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This question about chain maintenance during touring raised this quetion.

This tip sounds very unintuitive, of course, I know that the extra lube will attract dust (not good to chain) but I have paid for the lube. My biased view is that when I just drive fast enough it will just get away (using liquid Teflon lube) but I don't want to limit this question only to Teflon lube. Please, tell me should you really wipe extra lubricant from your chains? How should you wipe it? Is piece of WC-paper enough? What does the term to wipe really mean? Do you wipe things similarly with all kind of lubes? Please, note that there is a huge variety of lubes, more here.

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n.b. random walkers. It can be very hard to understand what even the dirt in chain mean. There are two different kinds of dirt: inside and outside. Due to the freiheit and the suggestion [1], I finally understood the huge amount of dirt a chain can gather! Please, note that the dirt on the chain is rather meaningless but the dirt in the internals is the thing that can damage the chain, creating extra friction. The tip [1] is a cheap way to see how much dirt a chain can have. [1] bicycles.stackexchange.com/questions/2903/… –  user652 Feb 26 '11 at 3:11
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2 Answers 2

up vote 7 down vote accepted

The primary purpose of chain lube is to lubricate the rollers and other internal parts of each link, not to lubricate the outside. Excess lube on the outside of the chain will get dirt stuck to it, that dirt will slowly work its way into the rollers that you're trying to protect, and dirt inside will grind away at the internal parts and wear out the chain faster.

I wouldn't use toilet-paper (WC-paper), as that's usually pretty flimsy and will leave bits of itself behind. You don't want to wipe with something that will leave anything behind. Use a lint-free rag of some sort. I either use a worn out dish towel or a worn out sock. A sturdy paper towel would probably be fine.

I interpret "to wipe" as meaning to rub an absorbent cloth against all 4 sides of the entire length of the chain, such that there's only a thin coating of lubricant left behind (no visible drops). I would usually wait a few minutes and ride the bike around to give the lube a chance to penetrate into the internal parts of the chain, then wipe off the outside of the chain.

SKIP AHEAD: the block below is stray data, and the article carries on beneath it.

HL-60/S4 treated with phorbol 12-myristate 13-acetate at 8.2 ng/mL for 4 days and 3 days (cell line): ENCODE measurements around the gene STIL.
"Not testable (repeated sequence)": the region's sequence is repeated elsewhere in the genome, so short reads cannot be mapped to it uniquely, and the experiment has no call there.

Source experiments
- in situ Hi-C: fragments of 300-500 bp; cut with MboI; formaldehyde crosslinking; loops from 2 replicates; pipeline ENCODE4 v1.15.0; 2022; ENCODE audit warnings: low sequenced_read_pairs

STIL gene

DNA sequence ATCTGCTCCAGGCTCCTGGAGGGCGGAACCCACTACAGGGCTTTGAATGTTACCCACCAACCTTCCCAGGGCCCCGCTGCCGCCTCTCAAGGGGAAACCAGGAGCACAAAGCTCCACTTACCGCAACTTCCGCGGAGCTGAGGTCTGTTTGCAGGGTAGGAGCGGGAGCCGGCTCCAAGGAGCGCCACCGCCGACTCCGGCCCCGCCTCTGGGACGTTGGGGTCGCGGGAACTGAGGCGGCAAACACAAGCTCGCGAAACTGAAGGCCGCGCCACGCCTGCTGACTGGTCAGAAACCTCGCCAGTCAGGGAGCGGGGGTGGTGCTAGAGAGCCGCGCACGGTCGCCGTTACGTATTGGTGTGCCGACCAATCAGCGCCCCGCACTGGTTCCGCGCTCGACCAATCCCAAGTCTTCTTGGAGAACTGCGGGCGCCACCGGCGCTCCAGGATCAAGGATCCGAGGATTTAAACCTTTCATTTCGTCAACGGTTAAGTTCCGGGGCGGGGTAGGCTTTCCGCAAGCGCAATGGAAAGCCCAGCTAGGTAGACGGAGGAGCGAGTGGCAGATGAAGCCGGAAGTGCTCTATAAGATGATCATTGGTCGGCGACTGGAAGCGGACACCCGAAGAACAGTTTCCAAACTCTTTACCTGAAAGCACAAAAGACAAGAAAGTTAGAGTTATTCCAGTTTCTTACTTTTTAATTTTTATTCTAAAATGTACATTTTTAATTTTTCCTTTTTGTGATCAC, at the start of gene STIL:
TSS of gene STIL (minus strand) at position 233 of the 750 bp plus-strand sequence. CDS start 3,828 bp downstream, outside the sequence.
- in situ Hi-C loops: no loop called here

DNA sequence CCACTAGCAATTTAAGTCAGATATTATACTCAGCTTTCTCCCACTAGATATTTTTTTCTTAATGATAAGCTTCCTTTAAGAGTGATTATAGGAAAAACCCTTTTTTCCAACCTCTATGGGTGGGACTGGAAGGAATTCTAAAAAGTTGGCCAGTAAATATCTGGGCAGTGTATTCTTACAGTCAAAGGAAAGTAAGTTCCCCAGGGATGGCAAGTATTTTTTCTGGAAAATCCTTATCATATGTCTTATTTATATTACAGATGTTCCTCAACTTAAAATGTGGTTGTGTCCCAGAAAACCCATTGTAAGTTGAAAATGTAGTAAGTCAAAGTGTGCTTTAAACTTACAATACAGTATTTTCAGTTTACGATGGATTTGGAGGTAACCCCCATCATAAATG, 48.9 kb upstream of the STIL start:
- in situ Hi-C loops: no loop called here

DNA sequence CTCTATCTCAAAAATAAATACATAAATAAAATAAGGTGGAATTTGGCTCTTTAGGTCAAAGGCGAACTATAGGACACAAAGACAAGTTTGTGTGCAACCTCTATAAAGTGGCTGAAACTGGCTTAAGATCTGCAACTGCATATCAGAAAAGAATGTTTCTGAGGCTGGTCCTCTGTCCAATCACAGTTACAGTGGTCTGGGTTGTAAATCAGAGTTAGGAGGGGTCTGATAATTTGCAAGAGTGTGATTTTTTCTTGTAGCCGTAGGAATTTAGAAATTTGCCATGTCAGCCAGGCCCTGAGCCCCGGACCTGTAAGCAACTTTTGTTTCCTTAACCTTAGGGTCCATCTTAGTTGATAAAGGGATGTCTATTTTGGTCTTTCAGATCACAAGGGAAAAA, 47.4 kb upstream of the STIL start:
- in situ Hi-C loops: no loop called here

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are you sure that the wiping is necessary with all kind of lubes? Even with liquid ones? I am a bit suspicious whether the answer is the same to all kind of lubes. What do you think? Anyway good notices from WC-paper, appreciate it, thanks. –  user652 Feb 20 '11 at 2:37
    
can you give some example of and dirt inside will grind away at the internal parts and wear out the chain faster.? What does it look like? –  user652 Feb 20 '11 at 2:38
    
@hhh: the chain wearing out looks like stretch. You can't see the internal parts, so it doesn't look like much. –  freiheit Feb 20 '11 at 2:49
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This advice applies to all kinds of lubes. Lube must lubricate, but it must also have enough viscosity to cling to the surfaces of the chain. This stickiness is what makes an unwiped chain prone to collecting dirt. Once the lube has worked its way into the links, any lube on the outside is unnecessary and will collect dirt that will work its way into the chain. –  Stephen Touset Nov 17 '11 at 5:21
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It would be impossible to give a general answer to such a broad category of lubricants. There are bio oils, mineral oils, dry lubes, etc. The composition of the compound dictates the nature of the substance as it degrades, and as it is exposed to temperature, use, dirt, dust, water, etc.

The wiping technique I typically use with any form of lubricant is to use a cloth dedicated to that form of lubricant, and enclose a section of the chain with it as I spin the wheel through it until all visible liquid (and dirt) is removed. I've used Rock'n'Roll Absolute Dry lubricant since encountering it on a mountain bike trip riding across Vietnam and Cambodia. The cheaper "mineral oil" we were using was turning to a sticky polymer in the heat and with exposure to sun and dirt. By moving to the dry lube, we moved to the "clean chain" concept, and had no issues.

Note that this is a "wax" lubricant, the active compound of which is suspended in a carrier liquid. The wax is actually very good at binding with the metal as a dry lube, but the carrier liquid needs to be wiped away. I tend to the chain once a week if I've ridden much (daily commute or training), and both before and after downhill sessions.

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